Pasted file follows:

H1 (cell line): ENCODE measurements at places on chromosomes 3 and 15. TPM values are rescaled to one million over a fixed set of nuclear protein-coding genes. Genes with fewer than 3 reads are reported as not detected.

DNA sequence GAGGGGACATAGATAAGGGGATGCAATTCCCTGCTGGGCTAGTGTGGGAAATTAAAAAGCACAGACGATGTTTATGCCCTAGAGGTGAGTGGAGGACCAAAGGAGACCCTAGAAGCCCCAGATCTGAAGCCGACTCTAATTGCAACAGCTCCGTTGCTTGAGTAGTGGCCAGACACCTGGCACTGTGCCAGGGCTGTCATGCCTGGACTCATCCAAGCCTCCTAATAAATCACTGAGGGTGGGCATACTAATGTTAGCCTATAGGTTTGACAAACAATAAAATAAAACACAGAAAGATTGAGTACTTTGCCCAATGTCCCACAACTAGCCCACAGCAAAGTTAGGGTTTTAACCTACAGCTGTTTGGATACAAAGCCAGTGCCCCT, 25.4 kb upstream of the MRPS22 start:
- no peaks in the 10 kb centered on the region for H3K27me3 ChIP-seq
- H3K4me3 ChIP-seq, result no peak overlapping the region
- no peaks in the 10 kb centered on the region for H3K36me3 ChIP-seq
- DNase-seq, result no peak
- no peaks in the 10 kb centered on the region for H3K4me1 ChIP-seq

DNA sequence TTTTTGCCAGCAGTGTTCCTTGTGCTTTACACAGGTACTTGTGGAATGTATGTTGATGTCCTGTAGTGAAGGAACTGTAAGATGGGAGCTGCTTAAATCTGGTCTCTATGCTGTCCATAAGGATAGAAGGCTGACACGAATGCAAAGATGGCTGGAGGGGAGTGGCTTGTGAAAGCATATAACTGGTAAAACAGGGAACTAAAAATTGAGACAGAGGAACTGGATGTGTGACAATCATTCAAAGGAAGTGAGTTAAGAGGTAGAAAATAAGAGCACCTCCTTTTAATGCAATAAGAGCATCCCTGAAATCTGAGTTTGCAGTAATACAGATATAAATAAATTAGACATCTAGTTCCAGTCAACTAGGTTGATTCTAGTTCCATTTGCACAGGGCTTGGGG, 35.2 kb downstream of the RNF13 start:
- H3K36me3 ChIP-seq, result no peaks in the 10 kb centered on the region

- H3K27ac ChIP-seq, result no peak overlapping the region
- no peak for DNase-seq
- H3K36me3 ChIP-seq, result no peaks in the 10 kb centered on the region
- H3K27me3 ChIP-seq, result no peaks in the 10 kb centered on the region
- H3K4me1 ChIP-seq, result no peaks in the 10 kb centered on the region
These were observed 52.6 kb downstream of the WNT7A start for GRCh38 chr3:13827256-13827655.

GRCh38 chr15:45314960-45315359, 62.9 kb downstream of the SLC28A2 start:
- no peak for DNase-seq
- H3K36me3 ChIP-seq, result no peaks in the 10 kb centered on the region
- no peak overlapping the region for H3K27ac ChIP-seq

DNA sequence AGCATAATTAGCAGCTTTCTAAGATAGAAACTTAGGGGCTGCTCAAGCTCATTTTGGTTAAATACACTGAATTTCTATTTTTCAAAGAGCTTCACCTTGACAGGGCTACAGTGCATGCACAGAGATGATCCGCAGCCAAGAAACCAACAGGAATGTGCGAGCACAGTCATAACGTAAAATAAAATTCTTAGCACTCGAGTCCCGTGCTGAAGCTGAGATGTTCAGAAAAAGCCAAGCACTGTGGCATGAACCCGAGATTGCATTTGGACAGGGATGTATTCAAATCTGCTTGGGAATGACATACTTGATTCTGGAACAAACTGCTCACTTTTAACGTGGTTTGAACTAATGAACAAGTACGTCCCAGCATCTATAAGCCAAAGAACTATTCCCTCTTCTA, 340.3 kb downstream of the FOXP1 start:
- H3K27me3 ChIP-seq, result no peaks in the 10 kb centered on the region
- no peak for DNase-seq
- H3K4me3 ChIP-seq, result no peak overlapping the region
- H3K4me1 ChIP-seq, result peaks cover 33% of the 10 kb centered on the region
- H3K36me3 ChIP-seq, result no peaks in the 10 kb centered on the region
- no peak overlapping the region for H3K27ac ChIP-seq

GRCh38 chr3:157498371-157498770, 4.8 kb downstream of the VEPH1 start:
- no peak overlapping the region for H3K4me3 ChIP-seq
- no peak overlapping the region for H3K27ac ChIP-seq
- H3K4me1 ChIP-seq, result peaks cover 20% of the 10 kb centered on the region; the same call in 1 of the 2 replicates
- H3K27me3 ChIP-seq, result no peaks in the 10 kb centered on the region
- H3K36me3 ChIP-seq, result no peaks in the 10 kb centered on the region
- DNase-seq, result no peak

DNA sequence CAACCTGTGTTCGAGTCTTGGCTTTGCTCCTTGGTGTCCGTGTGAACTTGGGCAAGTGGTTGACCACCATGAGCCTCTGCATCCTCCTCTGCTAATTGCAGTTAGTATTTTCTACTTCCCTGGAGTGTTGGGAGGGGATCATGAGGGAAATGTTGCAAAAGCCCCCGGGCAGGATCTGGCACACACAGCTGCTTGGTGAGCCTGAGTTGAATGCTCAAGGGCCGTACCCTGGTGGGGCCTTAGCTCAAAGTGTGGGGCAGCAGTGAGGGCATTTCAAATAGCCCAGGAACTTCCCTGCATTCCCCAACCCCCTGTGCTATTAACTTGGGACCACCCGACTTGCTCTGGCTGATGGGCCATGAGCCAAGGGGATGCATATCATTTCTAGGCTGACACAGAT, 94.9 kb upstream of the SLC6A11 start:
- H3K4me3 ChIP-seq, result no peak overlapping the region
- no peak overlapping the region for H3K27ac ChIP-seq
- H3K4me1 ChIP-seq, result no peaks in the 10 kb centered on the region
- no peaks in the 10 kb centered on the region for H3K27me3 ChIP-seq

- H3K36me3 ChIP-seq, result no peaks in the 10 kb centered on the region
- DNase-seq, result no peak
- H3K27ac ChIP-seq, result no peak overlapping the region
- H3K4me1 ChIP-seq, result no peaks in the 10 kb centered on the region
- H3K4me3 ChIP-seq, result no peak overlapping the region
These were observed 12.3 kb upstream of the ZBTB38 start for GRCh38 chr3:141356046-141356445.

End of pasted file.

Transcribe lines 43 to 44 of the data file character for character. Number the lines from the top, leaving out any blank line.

- H3K4me3 ChIP-seq, result no peak overlapping the region
These were observed 12.3 kb upstream of the ZBTB38 start for GRCh38 chr3:141356046-141356445.